Tuesday, January 25, 2022
Mark J. Cowan (Boise State) & Joshua Cutler (Boise State), Cross-Fertilizing the Tax Classroom, 19 U. Pitt. Tax Rev. ___ (2022):
Taxation, embedded in both the legal and accounting professions, is taught in law schools and business schools. Courses in the former develop the skills of future tax attorneys, who will engage in tax structuring, document drafting, and litigation. Courses in the latter develop the skills of future CPAs, who will engage in tax compliance. But both lawyers and CPAs do tax research, tax planning, and represent clients on audit. The skills both professionals need and the content they are taught in both schools overlap to a great extent. (Indeed, masters of taxation courses in accounting programs often use law school casebooks.) Because of the overlap, there is much that teachers in both schools can learn from one another. In this contribution, we examine ways that tax accounting teaching approaches can be used in the law school classroom and vice versa.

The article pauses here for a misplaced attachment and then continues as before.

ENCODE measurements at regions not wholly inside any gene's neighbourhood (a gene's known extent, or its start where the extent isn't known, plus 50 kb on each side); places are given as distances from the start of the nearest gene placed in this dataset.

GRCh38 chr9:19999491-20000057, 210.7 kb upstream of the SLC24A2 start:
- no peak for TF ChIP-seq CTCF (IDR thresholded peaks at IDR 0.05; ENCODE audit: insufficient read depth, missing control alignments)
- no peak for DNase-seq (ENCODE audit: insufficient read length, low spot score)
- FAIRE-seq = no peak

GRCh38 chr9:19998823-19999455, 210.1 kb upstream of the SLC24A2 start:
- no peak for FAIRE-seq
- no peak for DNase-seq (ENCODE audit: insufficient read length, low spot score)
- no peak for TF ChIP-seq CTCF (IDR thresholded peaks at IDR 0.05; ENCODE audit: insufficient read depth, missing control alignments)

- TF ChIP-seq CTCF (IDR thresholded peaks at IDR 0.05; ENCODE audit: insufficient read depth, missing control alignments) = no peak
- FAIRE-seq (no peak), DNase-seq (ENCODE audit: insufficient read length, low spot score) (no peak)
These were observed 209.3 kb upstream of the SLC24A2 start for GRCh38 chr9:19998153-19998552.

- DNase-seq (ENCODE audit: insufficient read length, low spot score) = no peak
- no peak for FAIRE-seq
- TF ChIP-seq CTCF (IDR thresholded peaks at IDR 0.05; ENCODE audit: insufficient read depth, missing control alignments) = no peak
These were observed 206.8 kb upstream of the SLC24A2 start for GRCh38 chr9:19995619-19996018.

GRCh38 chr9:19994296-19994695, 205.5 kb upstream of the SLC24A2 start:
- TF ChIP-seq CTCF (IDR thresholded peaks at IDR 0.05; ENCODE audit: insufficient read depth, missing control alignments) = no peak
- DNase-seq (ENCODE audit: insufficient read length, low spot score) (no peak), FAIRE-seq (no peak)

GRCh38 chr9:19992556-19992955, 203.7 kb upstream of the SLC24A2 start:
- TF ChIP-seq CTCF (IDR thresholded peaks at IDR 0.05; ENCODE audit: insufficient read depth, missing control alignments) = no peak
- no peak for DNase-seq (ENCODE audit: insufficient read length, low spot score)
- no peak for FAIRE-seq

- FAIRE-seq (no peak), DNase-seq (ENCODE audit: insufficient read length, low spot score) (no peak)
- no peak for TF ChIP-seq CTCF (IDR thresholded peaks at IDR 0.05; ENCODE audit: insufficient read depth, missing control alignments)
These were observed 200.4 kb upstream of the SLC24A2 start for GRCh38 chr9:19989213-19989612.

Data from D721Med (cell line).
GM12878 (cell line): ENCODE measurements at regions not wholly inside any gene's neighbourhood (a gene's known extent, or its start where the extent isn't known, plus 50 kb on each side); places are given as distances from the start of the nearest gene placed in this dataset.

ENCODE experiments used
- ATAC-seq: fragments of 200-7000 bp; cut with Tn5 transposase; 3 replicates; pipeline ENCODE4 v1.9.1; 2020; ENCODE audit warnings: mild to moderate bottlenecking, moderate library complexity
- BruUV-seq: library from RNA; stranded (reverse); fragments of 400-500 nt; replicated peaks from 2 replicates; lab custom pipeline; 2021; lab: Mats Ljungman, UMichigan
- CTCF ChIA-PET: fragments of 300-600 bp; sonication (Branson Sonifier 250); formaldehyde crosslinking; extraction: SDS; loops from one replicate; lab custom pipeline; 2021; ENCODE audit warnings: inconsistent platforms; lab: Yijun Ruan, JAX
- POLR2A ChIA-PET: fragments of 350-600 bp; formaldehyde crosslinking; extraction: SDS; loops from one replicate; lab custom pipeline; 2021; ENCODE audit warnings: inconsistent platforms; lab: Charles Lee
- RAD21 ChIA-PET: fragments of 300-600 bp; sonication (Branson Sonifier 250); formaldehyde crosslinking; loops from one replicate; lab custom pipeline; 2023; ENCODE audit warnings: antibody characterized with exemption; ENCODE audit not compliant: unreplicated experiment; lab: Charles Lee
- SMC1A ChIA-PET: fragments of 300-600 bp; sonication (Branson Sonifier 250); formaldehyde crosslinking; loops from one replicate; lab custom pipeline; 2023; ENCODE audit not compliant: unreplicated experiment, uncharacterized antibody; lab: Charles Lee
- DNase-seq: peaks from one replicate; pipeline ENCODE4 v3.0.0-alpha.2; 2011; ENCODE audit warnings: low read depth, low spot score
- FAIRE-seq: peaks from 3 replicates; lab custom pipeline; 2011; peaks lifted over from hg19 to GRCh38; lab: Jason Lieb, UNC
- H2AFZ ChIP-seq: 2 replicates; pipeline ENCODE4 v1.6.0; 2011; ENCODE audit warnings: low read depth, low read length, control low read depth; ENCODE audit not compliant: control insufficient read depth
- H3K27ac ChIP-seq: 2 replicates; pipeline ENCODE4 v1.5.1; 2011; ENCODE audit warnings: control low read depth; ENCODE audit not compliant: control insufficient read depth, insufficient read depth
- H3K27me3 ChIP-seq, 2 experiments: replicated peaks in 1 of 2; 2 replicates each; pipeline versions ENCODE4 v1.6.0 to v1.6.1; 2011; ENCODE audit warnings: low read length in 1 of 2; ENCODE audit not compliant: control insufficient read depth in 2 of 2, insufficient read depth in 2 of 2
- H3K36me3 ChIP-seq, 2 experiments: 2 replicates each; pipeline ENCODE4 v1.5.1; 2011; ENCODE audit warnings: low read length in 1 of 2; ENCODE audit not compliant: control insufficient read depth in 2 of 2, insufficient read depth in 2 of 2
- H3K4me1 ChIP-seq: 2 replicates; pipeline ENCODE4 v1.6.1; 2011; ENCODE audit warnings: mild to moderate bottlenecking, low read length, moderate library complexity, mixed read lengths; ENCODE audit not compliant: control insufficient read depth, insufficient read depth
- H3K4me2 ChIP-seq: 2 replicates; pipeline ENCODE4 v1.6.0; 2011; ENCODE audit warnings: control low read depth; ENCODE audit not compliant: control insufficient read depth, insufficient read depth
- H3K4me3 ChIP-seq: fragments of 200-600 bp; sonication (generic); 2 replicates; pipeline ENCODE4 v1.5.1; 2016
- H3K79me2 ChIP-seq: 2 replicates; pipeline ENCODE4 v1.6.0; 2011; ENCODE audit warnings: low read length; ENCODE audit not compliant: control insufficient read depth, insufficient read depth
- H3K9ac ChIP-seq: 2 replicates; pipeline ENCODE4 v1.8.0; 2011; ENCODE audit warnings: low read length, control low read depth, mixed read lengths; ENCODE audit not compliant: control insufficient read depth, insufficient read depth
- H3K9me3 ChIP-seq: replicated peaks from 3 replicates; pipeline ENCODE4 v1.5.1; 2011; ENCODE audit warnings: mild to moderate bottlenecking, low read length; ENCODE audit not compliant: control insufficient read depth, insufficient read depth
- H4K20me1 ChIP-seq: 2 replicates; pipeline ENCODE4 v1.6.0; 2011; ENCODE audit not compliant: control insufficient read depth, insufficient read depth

For example, future tax lawyers could benefit from more exposure to the compliance issues that are taught in business schools—not to convert them into tax preparers, but to help them better engage in tax planning or litigation. Likewise, future CPAs could benefit from more development of the critical thinking skills that are emphasized in law schools—to help avoid myopia and better serve clients.
The authors are uniquely positioned to comment on the benefits of law school-business school cross-fertilization in teaching tax law. We’ve both been tax students in business and law schools and we both teach graduate-level taxation courses to accounting and law students.